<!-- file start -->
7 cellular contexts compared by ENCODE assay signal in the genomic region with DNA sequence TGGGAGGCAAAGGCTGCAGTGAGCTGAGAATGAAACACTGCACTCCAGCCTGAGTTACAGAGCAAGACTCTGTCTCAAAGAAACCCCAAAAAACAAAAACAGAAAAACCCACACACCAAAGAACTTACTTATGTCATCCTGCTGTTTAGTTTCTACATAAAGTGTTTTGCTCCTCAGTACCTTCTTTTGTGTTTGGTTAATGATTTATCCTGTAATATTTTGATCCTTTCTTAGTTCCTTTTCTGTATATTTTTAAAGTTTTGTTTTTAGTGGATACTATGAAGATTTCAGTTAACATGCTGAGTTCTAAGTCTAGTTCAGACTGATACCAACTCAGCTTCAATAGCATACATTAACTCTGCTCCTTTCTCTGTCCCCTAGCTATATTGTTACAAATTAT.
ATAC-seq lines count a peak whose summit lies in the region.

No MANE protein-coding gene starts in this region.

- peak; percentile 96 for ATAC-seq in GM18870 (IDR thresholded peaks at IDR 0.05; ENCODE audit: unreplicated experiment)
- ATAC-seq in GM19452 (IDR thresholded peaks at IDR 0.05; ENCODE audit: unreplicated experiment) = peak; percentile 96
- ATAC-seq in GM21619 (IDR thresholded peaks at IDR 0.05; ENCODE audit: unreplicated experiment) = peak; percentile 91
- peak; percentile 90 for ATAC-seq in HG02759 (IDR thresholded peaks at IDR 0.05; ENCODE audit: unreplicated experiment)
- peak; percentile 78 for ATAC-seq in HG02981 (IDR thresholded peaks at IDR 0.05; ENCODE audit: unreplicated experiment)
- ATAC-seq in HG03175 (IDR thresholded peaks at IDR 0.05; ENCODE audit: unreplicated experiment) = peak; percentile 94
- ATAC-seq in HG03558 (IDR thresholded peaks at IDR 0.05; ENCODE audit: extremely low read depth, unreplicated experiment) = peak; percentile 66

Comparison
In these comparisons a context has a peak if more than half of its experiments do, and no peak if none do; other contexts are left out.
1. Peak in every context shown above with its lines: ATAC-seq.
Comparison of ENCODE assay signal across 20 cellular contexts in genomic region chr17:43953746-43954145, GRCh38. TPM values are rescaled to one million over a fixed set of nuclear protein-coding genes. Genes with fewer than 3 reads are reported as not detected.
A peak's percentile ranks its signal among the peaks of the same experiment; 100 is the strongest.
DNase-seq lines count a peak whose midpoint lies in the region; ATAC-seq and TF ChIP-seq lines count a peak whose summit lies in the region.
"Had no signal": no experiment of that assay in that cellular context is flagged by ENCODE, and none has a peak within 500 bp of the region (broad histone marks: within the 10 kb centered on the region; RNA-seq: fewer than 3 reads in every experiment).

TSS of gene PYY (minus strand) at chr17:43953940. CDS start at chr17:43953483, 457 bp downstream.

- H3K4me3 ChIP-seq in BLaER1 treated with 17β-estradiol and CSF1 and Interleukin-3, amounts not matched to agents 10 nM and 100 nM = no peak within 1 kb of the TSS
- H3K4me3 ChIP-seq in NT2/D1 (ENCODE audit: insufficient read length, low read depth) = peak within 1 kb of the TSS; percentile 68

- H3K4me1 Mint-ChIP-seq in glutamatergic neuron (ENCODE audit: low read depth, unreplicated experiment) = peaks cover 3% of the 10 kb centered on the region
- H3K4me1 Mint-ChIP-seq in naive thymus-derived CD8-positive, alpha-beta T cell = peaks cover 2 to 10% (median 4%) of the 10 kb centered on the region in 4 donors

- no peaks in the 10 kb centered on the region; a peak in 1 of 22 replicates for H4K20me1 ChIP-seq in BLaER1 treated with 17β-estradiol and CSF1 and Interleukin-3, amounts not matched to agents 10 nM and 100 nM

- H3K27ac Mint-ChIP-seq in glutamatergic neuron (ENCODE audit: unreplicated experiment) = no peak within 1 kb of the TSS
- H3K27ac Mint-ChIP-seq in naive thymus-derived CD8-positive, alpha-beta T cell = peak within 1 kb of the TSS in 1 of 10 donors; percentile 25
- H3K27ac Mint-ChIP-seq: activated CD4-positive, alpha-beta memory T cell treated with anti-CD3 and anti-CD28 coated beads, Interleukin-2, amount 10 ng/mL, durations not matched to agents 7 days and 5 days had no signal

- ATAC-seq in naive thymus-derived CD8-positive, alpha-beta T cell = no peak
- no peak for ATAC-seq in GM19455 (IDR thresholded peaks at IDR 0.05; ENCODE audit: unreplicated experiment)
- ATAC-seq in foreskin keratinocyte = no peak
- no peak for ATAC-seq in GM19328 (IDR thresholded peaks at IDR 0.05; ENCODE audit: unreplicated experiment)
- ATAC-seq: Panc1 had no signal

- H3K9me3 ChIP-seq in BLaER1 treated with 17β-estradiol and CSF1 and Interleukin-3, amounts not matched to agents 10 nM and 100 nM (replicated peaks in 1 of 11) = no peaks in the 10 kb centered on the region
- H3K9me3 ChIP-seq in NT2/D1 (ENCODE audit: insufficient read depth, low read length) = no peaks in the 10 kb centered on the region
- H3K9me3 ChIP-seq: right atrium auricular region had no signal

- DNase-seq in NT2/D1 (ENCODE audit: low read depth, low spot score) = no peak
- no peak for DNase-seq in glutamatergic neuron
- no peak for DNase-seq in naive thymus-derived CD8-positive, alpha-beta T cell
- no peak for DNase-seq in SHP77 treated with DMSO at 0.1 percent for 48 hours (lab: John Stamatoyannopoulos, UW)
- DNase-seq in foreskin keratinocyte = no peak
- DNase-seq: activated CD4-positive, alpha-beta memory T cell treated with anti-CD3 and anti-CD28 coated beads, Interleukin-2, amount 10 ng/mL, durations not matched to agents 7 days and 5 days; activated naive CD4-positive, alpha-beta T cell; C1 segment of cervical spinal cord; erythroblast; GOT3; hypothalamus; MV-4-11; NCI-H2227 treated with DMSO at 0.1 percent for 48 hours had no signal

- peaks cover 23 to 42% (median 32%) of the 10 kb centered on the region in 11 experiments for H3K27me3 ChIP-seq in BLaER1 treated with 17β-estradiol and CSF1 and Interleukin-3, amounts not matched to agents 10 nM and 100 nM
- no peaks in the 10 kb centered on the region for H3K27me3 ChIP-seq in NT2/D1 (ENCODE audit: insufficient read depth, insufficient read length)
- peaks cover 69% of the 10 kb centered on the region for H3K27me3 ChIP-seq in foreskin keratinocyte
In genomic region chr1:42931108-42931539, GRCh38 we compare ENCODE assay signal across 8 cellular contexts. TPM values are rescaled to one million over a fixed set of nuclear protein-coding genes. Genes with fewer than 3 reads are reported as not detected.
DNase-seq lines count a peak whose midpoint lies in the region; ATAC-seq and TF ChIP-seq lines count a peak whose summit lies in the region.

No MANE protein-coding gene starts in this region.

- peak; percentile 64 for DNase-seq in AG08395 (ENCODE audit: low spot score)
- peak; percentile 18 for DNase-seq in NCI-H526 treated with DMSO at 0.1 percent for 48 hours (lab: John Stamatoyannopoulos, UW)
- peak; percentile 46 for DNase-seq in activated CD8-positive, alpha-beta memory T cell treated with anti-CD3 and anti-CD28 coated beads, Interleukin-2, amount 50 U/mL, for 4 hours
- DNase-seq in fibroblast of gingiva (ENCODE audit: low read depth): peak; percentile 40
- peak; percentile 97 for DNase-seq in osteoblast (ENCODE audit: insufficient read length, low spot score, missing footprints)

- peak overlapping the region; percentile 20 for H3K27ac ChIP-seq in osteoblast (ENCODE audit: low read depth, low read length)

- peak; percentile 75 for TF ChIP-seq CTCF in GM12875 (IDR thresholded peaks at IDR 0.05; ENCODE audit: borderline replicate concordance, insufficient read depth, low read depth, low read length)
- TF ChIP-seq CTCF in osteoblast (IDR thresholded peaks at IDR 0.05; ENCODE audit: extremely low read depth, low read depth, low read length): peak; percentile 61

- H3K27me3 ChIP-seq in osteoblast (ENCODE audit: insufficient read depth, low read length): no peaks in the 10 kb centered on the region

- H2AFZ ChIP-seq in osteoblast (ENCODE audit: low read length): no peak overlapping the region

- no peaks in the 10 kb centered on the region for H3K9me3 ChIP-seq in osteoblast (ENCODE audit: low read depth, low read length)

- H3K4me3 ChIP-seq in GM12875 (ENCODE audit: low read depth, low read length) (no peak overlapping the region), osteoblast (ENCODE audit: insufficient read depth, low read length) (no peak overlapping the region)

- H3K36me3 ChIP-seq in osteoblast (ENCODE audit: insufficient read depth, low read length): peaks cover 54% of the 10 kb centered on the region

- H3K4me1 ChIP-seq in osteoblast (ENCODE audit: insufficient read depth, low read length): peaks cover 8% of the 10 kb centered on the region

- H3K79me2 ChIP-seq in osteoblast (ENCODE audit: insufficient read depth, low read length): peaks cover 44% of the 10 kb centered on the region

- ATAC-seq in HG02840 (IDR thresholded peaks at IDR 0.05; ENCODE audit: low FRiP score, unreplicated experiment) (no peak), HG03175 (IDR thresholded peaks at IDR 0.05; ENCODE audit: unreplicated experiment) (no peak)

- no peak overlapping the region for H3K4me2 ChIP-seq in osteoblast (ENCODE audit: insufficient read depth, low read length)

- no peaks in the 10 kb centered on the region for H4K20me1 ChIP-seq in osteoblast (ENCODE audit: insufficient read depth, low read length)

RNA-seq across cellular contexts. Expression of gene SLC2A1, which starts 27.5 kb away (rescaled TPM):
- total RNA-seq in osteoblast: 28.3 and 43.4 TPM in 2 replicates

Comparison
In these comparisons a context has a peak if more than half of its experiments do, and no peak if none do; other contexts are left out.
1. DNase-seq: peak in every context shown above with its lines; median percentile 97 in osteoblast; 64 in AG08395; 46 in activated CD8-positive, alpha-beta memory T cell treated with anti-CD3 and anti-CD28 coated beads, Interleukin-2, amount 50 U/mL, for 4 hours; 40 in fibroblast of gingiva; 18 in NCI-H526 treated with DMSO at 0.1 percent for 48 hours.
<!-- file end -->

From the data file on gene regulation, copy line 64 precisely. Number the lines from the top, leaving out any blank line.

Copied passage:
- no peaks in the 10 kb centered on the region for H4K20me1 ChIP-seq in osteoblast (ENCODE audit: insufficient read depth, low read length)